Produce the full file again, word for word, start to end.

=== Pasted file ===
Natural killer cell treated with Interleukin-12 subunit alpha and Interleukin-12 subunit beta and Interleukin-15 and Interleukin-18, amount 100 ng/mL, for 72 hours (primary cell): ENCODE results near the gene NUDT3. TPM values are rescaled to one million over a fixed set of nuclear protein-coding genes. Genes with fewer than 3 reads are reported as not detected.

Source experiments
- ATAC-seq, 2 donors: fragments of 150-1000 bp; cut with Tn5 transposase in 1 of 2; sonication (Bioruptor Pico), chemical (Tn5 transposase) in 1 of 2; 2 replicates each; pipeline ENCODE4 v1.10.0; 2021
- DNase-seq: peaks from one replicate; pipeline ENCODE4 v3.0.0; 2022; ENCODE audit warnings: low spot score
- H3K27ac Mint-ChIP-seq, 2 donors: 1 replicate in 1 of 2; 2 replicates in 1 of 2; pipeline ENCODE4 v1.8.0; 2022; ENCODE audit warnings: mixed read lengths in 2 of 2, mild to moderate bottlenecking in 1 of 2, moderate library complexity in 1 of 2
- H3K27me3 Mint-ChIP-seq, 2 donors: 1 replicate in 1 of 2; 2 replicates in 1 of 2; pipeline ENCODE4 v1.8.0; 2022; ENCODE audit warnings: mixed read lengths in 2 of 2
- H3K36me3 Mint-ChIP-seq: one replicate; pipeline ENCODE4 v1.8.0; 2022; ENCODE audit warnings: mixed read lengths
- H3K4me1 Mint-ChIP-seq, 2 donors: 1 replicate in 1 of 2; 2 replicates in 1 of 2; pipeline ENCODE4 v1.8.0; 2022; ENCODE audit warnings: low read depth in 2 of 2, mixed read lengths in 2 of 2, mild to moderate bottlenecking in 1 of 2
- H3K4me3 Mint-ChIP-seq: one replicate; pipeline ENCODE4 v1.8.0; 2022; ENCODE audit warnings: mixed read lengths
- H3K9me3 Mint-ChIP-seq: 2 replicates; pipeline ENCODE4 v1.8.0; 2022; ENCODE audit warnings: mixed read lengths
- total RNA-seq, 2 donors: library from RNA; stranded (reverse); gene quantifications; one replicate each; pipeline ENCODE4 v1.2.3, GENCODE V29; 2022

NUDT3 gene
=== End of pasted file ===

Natural killer cell treated with Interleukin-12 subunit alpha and Interleukin-12 subunit beta and Interleukin-15 and Interleukin-18, amount 100 ng/mL, for 72 hours (primary cell): ENCODE results near the gene NUDT3. TPM values are rescaled to one million over a fixed set of nuclear protein-coding genes. Genes with fewer than 3 reads are reported as not detected.

Source experiments
- ATAC-seq, 2 donors: fragments of 150-1000 bp; cut with Tn5 transposase in 1 of 2; sonication (Bioruptor Pico), chemical (Tn5 transposase) in 1 of 2; 2 replicates each; pipeline ENCODE4 v1.10.0; 2021
- DNase-seq: peaks from one replicate; pipeline ENCODE4 v3.0.0; 2022; ENCODE audit warnings: low spot score
- H3K27ac Mint-ChIP-seq, 2 donors: 1 replicate in 1 of 2; 2 replicates in 1 of 2; pipeline ENCODE4 v1.8.0; 2022; ENCODE audit warnings: mixed read lengths in 2 of 2, mild to moderate bottlenecking in 1 of 2, moderate library complexity in 1 of 2
- H3K27me3 Mint-ChIP-seq, 2 donors: 1 replicate in 1 of 2; 2 replicates in 1 of 2; pipeline ENCODE4 v1.8.0; 2022; ENCODE audit warnings: mixed read lengths in 2 of 2
- H3K36me3 Mint-ChIP-seq: one replicate; pipeline ENCODE4 v1.8.0; 2022; ENCODE audit warnings: mixed read lengths
- H3K4me1 Mint-ChIP-seq, 2 donors: 1 replicate in 1 of 2; 2 replicates in 1 of 2; pipeline ENCODE4 v1.8.0; 2022; ENCODE audit warnings: low read depth in 2 of 2, mixed read lengths in 2 of 2, mild to moderate bottlenecking in 1 of 2
- H3K4me3 Mint-ChIP-seq: one replicate; pipeline ENCODE4 v1.8.0; 2022; ENCODE audit warnings: mixed read lengths
- H3K9me3 Mint-ChIP-seq: 2 replicates; pipeline ENCODE4 v1.8.0; 2022; ENCODE audit warnings: mixed read lengths
- total RNA-seq, 2 donors: library from RNA; stranded (reverse); gene quantifications; one replicate each; pipeline ENCODE4 v1.2.3, GENCODE V29; 2022

NUDT3 gene